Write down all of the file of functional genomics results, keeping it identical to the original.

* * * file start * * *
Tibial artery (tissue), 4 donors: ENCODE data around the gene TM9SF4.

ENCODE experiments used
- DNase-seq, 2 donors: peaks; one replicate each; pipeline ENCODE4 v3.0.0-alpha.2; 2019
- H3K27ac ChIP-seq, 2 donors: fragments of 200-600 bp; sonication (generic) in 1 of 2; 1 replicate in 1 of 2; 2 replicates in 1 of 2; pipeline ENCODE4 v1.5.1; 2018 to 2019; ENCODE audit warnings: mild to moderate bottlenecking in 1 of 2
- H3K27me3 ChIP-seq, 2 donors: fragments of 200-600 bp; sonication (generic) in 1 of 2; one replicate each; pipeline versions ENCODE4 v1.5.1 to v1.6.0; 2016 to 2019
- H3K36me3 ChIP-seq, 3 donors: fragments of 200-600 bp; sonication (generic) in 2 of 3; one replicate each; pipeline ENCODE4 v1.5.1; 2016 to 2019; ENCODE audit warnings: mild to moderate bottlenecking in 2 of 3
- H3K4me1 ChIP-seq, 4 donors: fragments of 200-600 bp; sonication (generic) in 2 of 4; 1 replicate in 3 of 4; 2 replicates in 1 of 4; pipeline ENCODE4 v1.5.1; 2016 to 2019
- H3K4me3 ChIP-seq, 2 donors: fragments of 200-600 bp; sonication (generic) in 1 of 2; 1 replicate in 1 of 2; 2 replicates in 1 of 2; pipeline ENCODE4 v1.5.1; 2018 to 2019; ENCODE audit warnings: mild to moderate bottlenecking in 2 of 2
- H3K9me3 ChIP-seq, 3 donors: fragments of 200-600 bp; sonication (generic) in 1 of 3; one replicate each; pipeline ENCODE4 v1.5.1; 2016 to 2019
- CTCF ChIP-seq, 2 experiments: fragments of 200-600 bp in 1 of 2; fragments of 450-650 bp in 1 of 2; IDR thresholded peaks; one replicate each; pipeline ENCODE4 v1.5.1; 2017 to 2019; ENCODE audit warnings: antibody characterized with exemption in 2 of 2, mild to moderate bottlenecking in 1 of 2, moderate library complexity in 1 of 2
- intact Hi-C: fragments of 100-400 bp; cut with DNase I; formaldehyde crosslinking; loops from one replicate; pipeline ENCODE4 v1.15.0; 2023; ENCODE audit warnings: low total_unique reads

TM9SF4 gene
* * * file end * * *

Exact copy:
Tibial artery (tissue), 4 donors: ENCODE data around the gene TM9SF4.

ENCODE experiments used
- DNase-seq, 2 donors: peaks; one replicate each; pipeline ENCODE4 v3.0.0-alpha.2; 2019
- H3K27ac ChIP-seq, 2 donors: fragments of 200-600 bp; sonication (generic) in 1 of 2; 1 replicate in 1 of 2; 2 replicates in 1 of 2; pipeline ENCODE4 v1.5.1; 2018 to 2019; ENCODE audit warnings: mild to moderate bottlenecking in 1 of 2
- H3K27me3 ChIP-seq, 2 donors: fragments of 200-600 bp; sonication (generic) in 1 of 2; one replicate each; pipeline versions ENCODE4 v1.5.1 to v1.6.0; 2016 to 2019
- H3K36me3 ChIP-seq, 3 donors: fragments of 200-600 bp; sonication (generic) in 2 of 3; one replicate each; pipeline ENCODE4 v1.5.1; 2016 to 2019; ENCODE audit warnings: mild to moderate bottlenecking in 2 of 3
- H3K4me1 ChIP-seq, 4 donors: fragments of 200-600 bp; sonication (generic) in 2 of 4; 1 replicate in 3 of 4; 2 replicates in 1 of 4; pipeline ENCODE4 v1.5.1; 2016 to 2019
- H3K4me3 ChIP-seq, 2 donors: fragments of 200-600 bp; sonication (generic) in 1 of 2; 1 replicate in 1 of 2; 2 replicates in 1 of 2; pipeline ENCODE4 v1.5.1; 2018 to 2019; ENCODE audit warnings: mild to moderate bottlenecking in 2 of 2
- H3K9me3 ChIP-seq, 3 donors: fragments of 200-600 bp; sonication (generic) in 1 of 3; one replicate each; pipeline ENCODE4 v1.5.1; 2016 to 2019
- CTCF ChIP-seq, 2 experiments: fragments of 200-600 bp in 1 of 2; fragments of 450-650 bp in 1 of 2; IDR thresholded peaks; one replicate each; pipeline ENCODE4 v1.5.1; 2017 to 2019; ENCODE audit warnings: antibody characterized with exemption in 2 of 2, mild to moderate bottlenecking in 1 of 2, moderate library complexity in 1 of 2
- intact Hi-C: fragments of 100-400 bp; cut with DNase I; formaldehyde crosslinking; loops from one replicate; pipeline ENCODE4 v1.15.0; 2023; ENCODE audit warnings: low total_unique reads

TM9SF4 gene